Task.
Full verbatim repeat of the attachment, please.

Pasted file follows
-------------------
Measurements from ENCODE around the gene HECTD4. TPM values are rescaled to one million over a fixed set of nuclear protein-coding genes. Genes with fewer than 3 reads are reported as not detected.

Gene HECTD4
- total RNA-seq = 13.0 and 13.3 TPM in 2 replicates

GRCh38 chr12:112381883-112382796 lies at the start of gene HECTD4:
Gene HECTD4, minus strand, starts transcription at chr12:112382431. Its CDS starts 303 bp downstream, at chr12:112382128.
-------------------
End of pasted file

Measurements from ENCODE around the gene HECTD4. TPM values are rescaled to one million over a fixed set of nuclear protein-coding genes. Genes with fewer than 3 reads are reported as not detected.

Gene HECTD4
- total RNA-seq = 13.0 and 13.3 TPM in 2 replicates

GRCh38 chr12:112381883-112382796 lies at the start of gene HECTD4:
Gene HECTD4, minus strand, starts transcription at chr12:112382431. Its CDS starts 303 bp downstream, at chr12:112382128.